On a completely frictionless floor, with the absence of other external forces, the centre of mass of the car will continue in the same trajectory for ever. Hence no steering is possible. However, irrespective of whether the front wheels are rotating or not, turning of the front wheels will produce a counter torque changing the orientation of the car, albeit ...


3

[Disclaimer: This answer is a guess, there might be something else going on.] When you boil water in a large enough pot, the water will flow in a toroidal shape, that is, it will rise from the bottom at the center of the pot and go back down at the edges of the pot. As the water flows, it carries some pastas with it, & the pastas are usually alligned ...


3

The light from a fluorescent lamp is produced by an electric current discharging through a gas, typically mercury vapour, which releases photons in the UV-range. These are then absorbed by a thin phosphor coating on the inside of the glass tube, which re-emit a photon in the visible spectrum. In order to generate the required voltage and maintain an arc ...


2

The relative speed of your car and another car does not matter since your car is affected only by air. Probable explanation. A moving car is producing a wind, blowing in nearly perpendicular direction These streams of are are similar to rain drops. And it is a subject for Galileo transform. If you stay and rain is vertical, it falls on your top. If you ...


2

The effect is real. The heat in the bowl causes the production of steam in the cavity between it and the table. Depending on the temperature, this can be a far more powerful effect than mere thermal expansion of the air. The liquid between the bowl edge and the table acts like a liquid seal for a reasonably smooth and planar table/bowl interface - liquid ...


2

The water inside is a fluid, so it isn't rigidly attached to the walls of the bottle. This means that the bulk of the water will still accelerate at $g$, save for the part of the water close to the bottle walls, which will be dragged along with the bottle. The water isn't really rising up, it's just falling slower than the bottle. In the frame of the ...


2

Simple answer: When you blow harder, more surrounding air gets mixed in with the stream of air from your mouth. The faster air moves, the lower pressure it has (Bernoulli's principle). So when you blow faster, your stream of air is lower pressure than the surrounding air. Thus the surrounding air fills in the stream. The surrounding air is obviously cooler ...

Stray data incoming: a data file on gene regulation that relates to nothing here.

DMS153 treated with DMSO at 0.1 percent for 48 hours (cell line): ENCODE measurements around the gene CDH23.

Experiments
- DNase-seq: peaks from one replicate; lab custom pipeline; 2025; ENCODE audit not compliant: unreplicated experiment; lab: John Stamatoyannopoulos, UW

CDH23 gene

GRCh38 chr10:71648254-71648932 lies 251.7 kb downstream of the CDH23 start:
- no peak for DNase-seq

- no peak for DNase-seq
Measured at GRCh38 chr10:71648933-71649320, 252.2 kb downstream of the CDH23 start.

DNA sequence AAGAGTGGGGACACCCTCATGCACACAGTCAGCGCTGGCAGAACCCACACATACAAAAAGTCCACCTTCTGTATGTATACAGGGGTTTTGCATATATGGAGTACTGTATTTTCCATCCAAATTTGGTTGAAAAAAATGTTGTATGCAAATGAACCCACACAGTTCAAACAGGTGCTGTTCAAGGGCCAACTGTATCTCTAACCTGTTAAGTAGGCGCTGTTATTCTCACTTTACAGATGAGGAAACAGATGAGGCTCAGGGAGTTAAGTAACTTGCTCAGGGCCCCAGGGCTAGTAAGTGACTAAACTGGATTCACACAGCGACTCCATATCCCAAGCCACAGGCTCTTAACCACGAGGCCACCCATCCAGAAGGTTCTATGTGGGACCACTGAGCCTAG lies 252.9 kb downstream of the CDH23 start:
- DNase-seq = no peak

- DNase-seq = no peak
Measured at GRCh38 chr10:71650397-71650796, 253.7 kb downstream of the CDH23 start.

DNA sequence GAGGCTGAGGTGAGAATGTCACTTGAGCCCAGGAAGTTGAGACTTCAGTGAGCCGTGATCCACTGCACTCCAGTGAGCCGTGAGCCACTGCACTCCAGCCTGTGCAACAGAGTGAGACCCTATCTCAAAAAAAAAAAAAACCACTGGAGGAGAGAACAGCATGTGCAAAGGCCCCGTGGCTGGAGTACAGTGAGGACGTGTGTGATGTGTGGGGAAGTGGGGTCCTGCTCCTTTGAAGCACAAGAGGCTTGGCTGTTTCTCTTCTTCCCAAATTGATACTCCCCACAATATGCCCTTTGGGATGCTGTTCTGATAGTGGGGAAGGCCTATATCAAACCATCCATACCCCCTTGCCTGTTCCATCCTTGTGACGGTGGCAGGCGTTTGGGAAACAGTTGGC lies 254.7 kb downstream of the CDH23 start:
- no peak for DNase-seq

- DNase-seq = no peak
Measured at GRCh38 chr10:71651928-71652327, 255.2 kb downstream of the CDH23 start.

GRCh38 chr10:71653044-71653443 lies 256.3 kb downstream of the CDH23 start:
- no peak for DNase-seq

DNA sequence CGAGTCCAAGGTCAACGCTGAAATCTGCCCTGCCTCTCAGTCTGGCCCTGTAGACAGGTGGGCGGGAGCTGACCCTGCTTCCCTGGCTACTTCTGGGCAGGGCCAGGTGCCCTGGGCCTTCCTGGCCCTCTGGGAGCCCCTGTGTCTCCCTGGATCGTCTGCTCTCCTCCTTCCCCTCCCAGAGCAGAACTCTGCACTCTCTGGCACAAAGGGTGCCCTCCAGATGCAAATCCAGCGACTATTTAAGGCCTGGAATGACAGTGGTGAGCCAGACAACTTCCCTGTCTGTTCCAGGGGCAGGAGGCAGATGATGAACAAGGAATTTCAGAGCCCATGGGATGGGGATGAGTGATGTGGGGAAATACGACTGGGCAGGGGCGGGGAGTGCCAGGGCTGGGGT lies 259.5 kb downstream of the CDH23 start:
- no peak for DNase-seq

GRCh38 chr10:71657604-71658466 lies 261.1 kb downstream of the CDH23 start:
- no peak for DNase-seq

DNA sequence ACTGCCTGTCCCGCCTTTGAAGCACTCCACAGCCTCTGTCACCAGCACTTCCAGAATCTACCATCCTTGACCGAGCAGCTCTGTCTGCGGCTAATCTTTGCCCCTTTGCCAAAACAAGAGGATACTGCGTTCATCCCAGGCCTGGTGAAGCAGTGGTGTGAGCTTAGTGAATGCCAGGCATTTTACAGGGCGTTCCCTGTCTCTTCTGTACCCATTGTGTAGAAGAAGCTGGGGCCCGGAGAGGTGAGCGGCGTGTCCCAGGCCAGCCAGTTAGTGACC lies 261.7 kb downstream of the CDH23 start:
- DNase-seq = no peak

2

Both of these technologies rely on radio frequency waves, which are blocked by dense matter eg, a hill, a building.


2

It is all about wavelength versus tunnel diameter. The wavelength of GPS is about 20cm it would happily propagate in any normal tunnel if it could get in but the earth and other structures absorb it. AM radio (600kHz - 1500kHz) cannot propagate in any normal tunnel because the wavelength is too long (500m-200m) relative to the diameter, and thus gets ...


2

Because the bag deflates as milk leaves it, the volume of the bag decreases and the pressure remains constant so the milk pours smoothly. When pouring from a can, which does not deform like the bag, the pressure inside the can decreases as liquid leaves the can. The pressure differential creates a potential that pulls air into the can, interrupting the flow ...


2

The question is therefore : why doesn't a fluid flow out a bottle smoothly ? The "bottleneck" phenomenon is caused by the lack of pressure in the can/bottle. As the liquid flows out, the pressure inside decreases because the volume of the container is fixed. When the pressure inside the bottle reach a given threshold, the outside air tends to flow in the ...


1

A fan moves air around. It makes people feel cooler, by causing evaporation of skin moisture (sweat). A fan's motor also gets hotter. Air moving over a thermostat would have no affect (thermostats don't sweat), but the increase in temperature of the fan's motor, would increase the air temperature slightly, causing the air conditioning to work harder. If ...


1

Since warm air resides above cooler air, when a fan is switched on, it will dissipate the warm air molecules in the room thus slightly increasing the temperature and hence the ac will blow more air out. But after a time the warm air molecules loose their kinetic energy and hence their heat. This results in slight cooling of the room. This cooling, coupled ...


1

Static electricity. The cathode ray tube shoots electrons at the back of the TV screen, which becomes negatively charged. To compensate, and try and maintain electrical neutrality, the front of the screen becomes positively charged (the glass acts as a capacitor). As you walk across a nylon carpet, its electrons rub off onto your skin, and the hairs on your ...


1

As you drive, parts of the engine and exhaust system slowly heat up. They probably make cracking noises too, but you can't hear them over the sound of the engine and driving, and the noises-insulated driving cabin. When you stop driving, they cool down, and the hot metal contracts causing a cracking sound.